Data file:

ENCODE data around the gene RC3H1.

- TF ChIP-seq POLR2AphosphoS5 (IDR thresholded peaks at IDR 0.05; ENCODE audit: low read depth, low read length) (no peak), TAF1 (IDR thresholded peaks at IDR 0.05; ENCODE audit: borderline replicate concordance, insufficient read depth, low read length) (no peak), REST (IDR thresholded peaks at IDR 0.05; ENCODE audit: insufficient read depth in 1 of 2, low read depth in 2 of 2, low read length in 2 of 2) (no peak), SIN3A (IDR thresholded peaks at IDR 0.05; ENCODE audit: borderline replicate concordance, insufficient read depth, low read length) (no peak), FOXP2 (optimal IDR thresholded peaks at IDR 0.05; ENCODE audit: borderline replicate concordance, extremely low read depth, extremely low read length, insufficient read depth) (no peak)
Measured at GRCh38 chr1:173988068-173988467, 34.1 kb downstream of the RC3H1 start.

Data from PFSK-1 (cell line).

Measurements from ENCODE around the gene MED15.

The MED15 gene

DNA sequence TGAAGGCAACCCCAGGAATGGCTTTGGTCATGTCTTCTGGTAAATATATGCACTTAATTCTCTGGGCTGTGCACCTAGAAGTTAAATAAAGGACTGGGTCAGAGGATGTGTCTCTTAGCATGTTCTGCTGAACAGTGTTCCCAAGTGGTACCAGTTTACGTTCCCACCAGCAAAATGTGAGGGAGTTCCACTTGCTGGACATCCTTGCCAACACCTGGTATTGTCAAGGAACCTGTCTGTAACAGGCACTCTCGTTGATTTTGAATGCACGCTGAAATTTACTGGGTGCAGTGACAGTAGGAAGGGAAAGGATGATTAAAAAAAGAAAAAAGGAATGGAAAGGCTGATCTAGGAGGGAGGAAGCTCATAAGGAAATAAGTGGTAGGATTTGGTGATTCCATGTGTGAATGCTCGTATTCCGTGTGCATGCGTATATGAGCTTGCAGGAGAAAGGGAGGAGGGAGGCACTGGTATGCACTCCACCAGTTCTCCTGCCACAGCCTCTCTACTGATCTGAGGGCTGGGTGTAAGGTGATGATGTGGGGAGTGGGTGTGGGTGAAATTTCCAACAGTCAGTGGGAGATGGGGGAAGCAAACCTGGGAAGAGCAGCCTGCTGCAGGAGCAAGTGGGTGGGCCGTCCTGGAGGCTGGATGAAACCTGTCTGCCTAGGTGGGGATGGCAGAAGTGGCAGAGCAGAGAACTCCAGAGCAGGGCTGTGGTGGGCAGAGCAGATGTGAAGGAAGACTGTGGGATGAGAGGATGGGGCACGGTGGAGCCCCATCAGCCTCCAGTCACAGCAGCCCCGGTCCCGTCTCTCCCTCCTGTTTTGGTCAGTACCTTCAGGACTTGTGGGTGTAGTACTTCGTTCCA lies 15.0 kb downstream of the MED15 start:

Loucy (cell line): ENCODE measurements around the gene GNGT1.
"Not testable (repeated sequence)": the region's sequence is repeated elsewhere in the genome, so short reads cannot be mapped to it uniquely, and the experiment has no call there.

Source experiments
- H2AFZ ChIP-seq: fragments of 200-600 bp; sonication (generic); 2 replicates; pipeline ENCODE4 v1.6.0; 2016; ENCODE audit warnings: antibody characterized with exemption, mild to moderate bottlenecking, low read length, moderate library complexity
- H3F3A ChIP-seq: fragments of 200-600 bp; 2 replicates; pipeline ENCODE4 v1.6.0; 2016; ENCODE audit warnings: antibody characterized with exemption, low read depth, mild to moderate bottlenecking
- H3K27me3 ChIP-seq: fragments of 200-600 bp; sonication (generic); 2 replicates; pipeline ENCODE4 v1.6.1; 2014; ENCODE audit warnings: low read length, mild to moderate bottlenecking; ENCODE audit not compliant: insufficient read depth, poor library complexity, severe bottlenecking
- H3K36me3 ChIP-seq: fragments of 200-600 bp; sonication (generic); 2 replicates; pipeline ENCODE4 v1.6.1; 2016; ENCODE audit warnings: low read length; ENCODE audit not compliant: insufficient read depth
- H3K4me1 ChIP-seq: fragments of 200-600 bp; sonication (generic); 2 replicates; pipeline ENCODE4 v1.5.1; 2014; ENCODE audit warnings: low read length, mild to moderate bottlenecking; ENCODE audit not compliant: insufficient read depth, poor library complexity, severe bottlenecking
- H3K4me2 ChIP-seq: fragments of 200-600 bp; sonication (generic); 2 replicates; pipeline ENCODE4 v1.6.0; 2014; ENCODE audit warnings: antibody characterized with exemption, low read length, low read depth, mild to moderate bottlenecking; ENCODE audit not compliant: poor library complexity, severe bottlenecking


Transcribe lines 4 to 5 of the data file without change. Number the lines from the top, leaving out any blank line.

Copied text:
Data from PFSK-1 (cell line).

Measurements from ENCODE around the gene MED15.